The results come as a warning for the BJP, but to its credit, the party is quick to learn from its mistakes, and has the capacity to course-correct.
After forming a government in three northeastern states, it should have been a cake walk for the BJP to win the two Lok Sabha bypolls in UP. It was not.
The Gorakhpur Lok Sabha seat represented by the BJP, rather by Yogi Adityanath, has a history. His guru’s guru Mahant Digvijay Nath wrested this seat in 1967 as an independent candidate from Singhasan Singh of the Congress, who had held it since 1952. His successor Mahant Avaidyanath won in 1970. In 1989, even after the formation of the BJP in 1980, Avaidyanath won this seat as Hindu Mahasabha candidate.
It was only after the Ram Janmabhoomi movement and the famous Rath Yatra of Lal Krishna Advani that the seat came to the BJP. Avaidyanath’s successor Yogi Adityanath won this seat for the BJP in 1998, 1999, 2004, 2009 and 2014.
For once, victory and defeat both have very significant portents.
Conceding defeat, Adityanath made two important points. He candidly admitted that there was complacency in the party’s well-oiled electoral machine. A party that could wipe out the CPI(M) from Tripura lost to parties that were almost written off just a year and a half ago.
Another noteworthy observation was his admission that the BJP failed to grasp the significance of the SP-BSP deal halfway through the elections. This gross underestimation of the combined strength of his foes is a much bigger lesson to Adityanath, who will be singularly responsible for BJP-NDA-2 in 2019.
The SP’s victory has raised the hopes of non-Congress, non-BJP parties to form an umbrella coalition to take on the Modi magic in 2019. This is mainly due to the failure of the Congress to stand up to the challenge. Even in the recent by-election, the Congress candidate forfeited his deposit as the number of votes polled by him was not even the margin between the winner and the runner-up.
A decent strategy for the Congress would have been to withdraw from the fray and take credit for facilitating the BJP’s defeat. The Congress has therefore lost its bargaining chip in UP when the SP-BSP combine will contest majority of the seats. SP’s experience with the Congress in the UP assembly election was bad anyway.
But the statements of some BSP leaders that this alliance was limited only to the bypoll is actually based on simple caste and vote-bank arithmetic and the BSP’s capacity to transfer a large chunk of its votes — 19.7 per cent in 2014 and 22.23 per cent in 2017, which largely excludes the entire non-Dalit vote share, which Mayawati was able to get in 2009. There is no reason why she would bury the hatchet with the SP. While Akhilesh seems to have gained some elbow space, his detractors in the party will demand their own pound of flesh for aligning with the BSP and sharing SP’s vote bank with a bitter political rival.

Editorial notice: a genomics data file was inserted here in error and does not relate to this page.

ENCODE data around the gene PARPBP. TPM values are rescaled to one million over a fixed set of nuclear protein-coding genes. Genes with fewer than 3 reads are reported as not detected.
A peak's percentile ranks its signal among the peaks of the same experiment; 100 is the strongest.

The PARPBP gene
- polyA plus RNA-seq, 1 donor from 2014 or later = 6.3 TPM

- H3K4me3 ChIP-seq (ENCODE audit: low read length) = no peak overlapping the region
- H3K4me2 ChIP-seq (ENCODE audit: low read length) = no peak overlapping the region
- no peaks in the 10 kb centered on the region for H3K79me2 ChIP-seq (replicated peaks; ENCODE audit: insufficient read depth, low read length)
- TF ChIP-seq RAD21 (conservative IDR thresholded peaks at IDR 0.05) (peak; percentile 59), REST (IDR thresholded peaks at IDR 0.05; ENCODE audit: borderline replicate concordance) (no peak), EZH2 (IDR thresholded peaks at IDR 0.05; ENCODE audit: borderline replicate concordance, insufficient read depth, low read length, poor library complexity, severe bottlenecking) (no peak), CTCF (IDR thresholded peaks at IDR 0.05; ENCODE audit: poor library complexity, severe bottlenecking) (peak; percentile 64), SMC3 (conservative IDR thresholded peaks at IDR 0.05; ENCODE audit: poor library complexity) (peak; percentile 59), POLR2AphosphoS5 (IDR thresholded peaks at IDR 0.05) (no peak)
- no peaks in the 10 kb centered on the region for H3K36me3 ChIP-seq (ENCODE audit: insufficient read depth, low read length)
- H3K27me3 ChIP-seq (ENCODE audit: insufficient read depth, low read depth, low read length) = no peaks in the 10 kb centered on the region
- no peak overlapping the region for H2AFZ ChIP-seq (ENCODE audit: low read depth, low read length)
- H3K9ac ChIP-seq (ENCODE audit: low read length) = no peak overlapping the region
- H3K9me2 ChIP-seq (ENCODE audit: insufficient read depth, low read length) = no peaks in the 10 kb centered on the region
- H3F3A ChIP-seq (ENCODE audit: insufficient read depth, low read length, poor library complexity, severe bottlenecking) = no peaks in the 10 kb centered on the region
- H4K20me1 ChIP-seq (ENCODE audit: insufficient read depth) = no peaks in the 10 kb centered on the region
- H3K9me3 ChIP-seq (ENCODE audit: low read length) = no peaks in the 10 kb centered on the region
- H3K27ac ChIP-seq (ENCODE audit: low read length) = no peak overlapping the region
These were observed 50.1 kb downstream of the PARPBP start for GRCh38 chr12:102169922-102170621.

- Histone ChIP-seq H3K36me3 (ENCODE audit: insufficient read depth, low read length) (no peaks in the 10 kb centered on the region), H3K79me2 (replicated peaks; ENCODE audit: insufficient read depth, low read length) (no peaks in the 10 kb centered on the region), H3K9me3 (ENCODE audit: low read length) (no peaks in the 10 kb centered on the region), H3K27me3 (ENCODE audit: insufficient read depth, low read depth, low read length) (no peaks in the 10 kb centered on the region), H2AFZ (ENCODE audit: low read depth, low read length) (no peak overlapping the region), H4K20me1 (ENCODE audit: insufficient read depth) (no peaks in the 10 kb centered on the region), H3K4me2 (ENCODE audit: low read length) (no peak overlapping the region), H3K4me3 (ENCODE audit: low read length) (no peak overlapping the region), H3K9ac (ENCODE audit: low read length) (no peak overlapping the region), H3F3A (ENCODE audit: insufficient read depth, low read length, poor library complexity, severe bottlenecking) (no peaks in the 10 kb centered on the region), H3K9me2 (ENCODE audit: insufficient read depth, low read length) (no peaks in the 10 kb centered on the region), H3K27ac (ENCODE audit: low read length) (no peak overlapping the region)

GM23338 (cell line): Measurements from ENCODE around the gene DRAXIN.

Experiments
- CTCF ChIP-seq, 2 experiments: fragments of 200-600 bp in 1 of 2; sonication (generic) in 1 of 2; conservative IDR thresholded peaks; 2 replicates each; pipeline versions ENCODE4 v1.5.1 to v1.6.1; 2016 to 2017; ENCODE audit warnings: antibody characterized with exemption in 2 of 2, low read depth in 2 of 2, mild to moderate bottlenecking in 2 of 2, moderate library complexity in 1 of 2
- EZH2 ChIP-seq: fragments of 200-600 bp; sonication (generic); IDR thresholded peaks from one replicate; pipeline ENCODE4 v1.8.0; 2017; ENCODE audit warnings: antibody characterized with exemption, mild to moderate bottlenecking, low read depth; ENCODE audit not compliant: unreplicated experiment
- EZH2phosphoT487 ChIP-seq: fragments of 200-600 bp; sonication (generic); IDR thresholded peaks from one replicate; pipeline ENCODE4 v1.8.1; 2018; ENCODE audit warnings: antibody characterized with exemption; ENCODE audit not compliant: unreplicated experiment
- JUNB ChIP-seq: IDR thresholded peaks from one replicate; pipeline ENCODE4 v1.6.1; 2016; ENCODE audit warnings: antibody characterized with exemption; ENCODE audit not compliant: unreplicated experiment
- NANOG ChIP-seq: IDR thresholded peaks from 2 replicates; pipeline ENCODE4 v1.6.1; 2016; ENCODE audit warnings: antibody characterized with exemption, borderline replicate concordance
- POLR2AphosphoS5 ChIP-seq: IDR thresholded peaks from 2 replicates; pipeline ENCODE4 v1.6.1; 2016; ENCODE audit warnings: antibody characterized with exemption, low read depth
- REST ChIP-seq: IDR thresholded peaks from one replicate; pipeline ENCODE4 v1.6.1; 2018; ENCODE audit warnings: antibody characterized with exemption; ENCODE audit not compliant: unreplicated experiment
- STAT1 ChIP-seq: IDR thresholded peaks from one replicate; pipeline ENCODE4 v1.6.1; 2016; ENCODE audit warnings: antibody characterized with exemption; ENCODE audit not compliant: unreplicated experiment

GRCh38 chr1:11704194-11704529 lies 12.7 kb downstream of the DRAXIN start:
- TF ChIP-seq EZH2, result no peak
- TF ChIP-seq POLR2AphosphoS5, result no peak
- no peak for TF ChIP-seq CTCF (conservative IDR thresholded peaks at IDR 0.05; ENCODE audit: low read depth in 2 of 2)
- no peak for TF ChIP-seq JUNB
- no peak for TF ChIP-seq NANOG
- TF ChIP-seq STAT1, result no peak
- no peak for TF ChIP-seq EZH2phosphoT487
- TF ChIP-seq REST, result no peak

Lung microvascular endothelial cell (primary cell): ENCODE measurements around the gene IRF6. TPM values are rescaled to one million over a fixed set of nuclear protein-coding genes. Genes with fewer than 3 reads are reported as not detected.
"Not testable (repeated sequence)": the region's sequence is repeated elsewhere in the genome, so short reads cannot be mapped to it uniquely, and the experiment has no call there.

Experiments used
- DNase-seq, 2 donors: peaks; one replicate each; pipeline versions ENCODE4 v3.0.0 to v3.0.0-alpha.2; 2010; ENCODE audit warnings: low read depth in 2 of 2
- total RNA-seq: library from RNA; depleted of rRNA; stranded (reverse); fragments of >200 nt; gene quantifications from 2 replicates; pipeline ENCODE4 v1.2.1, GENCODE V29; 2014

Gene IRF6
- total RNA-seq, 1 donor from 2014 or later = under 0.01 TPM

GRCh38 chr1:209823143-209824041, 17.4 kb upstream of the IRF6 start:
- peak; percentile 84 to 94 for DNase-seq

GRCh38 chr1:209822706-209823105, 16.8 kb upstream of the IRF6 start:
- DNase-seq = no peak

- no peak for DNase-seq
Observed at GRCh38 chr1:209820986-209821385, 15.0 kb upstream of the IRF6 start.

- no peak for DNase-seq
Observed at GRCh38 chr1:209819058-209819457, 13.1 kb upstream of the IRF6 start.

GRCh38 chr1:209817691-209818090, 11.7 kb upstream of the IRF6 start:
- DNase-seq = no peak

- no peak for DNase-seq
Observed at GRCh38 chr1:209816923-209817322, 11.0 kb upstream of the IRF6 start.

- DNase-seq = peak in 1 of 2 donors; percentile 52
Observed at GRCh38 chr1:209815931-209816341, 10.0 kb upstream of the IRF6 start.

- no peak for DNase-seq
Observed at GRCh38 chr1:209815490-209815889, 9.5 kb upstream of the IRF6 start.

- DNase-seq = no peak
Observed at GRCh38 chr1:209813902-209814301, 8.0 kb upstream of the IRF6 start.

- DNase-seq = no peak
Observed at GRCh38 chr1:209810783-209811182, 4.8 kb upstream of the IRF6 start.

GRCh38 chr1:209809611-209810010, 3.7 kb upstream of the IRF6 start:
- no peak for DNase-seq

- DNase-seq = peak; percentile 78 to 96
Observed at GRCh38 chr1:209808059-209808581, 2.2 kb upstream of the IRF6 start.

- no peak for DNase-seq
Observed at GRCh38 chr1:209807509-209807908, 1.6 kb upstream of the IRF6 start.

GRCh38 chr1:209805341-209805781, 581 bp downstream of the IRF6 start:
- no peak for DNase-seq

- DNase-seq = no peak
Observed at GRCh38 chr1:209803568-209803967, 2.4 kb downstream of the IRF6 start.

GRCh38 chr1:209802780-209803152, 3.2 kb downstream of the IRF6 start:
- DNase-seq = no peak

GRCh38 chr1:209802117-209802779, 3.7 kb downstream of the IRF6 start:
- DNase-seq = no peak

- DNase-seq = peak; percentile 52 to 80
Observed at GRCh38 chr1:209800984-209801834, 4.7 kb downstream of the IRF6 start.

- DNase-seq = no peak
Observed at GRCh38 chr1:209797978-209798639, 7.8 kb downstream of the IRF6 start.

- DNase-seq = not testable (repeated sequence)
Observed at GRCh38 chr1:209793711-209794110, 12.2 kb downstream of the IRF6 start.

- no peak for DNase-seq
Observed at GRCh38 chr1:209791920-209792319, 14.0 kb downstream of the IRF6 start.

In any case, the caste factor did not work against the mandir issue and “Congress ka haath, aam aadmi ke saath”. But both these issues are now already “encashed” (to borrow the words of a BJP leader), and hence unworkable. All the parties will therefore have to work out caste-based plan, but present a development agenda, a strategy where the BJP is far ahead of others.
Besides the over-confidence of the BJP, the success of the 2004 Lok Sabha experiment can be traced to the untiring efforts of the Left to stitch a coalition under the leadership of the Congress. But the Left game plan of coalition has been rejected by the apex leadership (Tripura is the result), and no party in its right senses would want to share the political dais with the Congress, at least under its present (working and/or non-working) president.
The UP bypoll results have come as a warning for the BJP leadership, which, to its credit, is quick to learn from its mistakes and has the capacity to course-correct. The Modi-Amit Shah combine has already begun fine-tuning the state leadership, especially in Rajasthan, Chhattisgarh and Madhya Pradesh. The Congress in Karnataka is in no shape to beat anti-incumbency and retain the state.
The SP’s victory, piggybacking on the BSP, will enthuse and stimulate the third front chimera, and may even dent the BJP in some areas because a combined opposition cannot be dismissed as impossible. But a battle-ready BJP is too strong a force to be challenged by highly fragmented, cadre-less, leader-less political forces with limited appeal.
It would be naïve to believe that the BJP can be easily dislodged in 2019 if the UP model is followed. One swallow does not make a summer.
The author is a security and strategic affairs commentator and former editor of Organiser.